So, Dungeon World doesn't have task difficulty numbers. I'm starting to see this design decision in the context of a particular play style, one where drama emerges from moment-by-moment - a sort of instant excitement style. It's okay to leap that chasm because the outcome will probably be pretty exciting, one way or the other.

I'm contrasting this with a style where that same leap has a 20% chance of death or crippling injury. Blithely accepting this risk leads to "meaningless deaths", of course, but since players know the odds, they generally won't do that. Instead, the chasm becomes a sort of "No. Go around me."

But it's not a complete "No." Later, when the party is fleeing the horror from area 19, or figures out that leaping the chasm will let them reach an area they can see from elsewhere but not otherwise reach - it's then that the decision to leap across acquires its poignancy. "Holy shit, we're going to do this."

This sort of drama takes longer to achieve, and Chekhov's gun frequently goes unfired, but there's a nice payoff when it does.

Explicit task difficulty and clear consequences, I think, are part of avoiding a last-minute internal struggle within me when I GM:

When I'm unclear with consequences and rely on qualitative fictional positioning for outcomes, the decision to kill, maim, or permanently transform a PC is the GM's choice, and that choice happens at a point when the bad outcome is certain. Now that you've failed, am I going to kill your character?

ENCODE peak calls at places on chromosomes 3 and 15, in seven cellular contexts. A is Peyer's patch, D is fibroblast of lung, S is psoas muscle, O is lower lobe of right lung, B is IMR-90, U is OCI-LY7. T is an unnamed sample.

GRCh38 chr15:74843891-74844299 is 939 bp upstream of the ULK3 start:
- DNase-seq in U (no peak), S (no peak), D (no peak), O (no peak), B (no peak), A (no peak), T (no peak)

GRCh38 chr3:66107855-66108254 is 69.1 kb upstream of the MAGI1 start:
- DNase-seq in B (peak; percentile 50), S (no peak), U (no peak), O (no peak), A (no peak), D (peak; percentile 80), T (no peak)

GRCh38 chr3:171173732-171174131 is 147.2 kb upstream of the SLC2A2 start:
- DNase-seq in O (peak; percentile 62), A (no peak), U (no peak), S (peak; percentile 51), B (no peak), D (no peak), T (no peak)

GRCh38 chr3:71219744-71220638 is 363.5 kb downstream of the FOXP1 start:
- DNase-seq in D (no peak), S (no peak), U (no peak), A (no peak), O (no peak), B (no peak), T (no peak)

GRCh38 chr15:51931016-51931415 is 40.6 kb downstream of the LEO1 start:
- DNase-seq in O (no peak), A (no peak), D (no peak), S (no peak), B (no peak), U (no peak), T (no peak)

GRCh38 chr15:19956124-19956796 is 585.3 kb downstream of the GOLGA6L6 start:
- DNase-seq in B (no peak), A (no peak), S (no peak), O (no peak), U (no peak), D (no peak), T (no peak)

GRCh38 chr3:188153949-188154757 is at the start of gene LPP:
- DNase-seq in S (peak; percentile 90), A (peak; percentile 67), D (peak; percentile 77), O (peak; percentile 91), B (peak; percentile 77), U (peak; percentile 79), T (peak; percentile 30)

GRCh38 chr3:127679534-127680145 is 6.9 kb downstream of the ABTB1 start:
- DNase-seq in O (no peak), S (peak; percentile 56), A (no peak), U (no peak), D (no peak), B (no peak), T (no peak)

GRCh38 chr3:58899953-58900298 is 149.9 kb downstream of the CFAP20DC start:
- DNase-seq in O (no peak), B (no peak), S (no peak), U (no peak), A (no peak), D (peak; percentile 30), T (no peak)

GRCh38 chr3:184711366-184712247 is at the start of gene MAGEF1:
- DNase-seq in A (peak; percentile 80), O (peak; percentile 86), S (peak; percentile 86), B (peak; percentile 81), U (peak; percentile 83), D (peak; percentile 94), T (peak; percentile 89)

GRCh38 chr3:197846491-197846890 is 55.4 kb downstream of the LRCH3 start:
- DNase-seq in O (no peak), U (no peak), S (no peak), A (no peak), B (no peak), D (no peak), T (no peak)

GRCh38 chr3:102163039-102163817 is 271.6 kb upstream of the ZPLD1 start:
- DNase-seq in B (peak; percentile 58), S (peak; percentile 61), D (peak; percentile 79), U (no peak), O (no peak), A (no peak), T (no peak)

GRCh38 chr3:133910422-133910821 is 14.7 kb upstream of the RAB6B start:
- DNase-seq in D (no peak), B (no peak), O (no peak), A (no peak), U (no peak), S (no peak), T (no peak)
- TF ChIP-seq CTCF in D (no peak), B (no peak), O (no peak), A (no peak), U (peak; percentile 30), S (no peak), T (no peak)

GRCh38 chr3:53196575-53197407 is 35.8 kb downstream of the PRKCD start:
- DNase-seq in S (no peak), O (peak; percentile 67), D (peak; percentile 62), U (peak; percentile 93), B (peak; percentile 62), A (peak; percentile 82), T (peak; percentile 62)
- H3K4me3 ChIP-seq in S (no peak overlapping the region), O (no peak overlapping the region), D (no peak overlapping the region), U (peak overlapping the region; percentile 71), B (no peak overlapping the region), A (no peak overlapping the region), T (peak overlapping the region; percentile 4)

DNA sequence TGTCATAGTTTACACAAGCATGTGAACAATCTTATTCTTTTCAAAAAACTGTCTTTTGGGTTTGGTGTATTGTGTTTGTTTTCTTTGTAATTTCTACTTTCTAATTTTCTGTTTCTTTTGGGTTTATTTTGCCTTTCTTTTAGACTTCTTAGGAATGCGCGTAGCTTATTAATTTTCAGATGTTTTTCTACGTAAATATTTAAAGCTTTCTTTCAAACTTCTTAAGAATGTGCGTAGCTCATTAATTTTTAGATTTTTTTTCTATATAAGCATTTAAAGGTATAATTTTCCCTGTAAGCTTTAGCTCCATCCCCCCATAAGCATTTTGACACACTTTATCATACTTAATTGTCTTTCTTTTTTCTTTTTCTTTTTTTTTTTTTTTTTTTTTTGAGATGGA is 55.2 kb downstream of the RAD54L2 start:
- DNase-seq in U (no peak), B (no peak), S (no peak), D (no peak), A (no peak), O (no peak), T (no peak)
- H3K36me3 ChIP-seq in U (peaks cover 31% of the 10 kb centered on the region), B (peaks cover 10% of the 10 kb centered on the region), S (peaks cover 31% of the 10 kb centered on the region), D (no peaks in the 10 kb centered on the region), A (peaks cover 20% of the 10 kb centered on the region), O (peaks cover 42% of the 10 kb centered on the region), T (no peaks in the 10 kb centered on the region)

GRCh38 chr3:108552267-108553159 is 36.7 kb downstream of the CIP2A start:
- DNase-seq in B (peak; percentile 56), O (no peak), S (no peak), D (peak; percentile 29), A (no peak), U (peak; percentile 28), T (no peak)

When I'm clear with consequences and probabilities, the choice is entirely in the players' hands: yes, crossing this chasm is worth a 20% per-PC chance of death, it's that serious. Wow, it was worth it, but you died.

(Inflammatory aside: I suppose the inverse of meaningless death is meaningless heroism!)

If I squint a bit, I can start to see DW's list of GM moves as the rough equivalent of dungeon-prep advice (e.g Jaquaying the Dungeon). It's just that instead of arming GMs with genre-appropriate moves (e.g. reveal an unwelcome truth) to prime their creative pumps for on-the-fly exciting outcomes, the potential for drama of various kinds is built into the structure of the situation - most of which never emerge at all, and a few of which emerge organically.
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